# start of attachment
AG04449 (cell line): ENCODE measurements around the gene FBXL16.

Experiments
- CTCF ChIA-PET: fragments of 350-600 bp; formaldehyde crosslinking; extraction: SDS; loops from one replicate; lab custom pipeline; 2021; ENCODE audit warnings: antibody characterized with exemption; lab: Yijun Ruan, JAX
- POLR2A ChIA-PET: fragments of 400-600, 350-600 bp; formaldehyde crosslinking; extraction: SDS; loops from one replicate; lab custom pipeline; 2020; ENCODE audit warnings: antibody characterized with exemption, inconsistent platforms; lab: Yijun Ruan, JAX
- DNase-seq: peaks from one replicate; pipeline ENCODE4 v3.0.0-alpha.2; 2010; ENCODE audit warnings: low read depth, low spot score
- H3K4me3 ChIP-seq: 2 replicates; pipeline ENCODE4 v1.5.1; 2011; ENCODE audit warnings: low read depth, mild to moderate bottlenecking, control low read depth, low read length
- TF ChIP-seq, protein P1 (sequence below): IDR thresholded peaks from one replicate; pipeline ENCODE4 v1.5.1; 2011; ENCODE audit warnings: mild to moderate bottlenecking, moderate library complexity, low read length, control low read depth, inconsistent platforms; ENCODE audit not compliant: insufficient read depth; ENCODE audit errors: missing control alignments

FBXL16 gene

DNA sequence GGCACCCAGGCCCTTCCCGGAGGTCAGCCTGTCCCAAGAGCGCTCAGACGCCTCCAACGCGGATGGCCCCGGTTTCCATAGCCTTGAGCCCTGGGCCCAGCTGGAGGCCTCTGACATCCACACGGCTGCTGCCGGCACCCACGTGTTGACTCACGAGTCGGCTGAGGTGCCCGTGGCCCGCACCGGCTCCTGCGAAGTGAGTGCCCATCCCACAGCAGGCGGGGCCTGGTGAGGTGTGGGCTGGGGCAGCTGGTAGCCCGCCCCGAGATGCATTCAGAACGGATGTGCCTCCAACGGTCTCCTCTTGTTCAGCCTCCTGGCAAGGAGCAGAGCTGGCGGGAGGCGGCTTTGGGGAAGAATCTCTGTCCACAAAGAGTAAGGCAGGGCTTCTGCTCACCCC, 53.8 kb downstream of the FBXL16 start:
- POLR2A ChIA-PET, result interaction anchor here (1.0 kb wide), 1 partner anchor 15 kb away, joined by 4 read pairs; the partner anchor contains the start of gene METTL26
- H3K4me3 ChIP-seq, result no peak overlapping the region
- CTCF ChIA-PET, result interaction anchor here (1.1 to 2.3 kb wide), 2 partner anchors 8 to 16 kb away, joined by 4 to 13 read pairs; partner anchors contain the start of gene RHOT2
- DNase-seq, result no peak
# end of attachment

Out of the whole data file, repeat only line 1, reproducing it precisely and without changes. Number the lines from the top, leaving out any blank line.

AG04449 (cell line): ENCODE measurements around the gene FBXL16.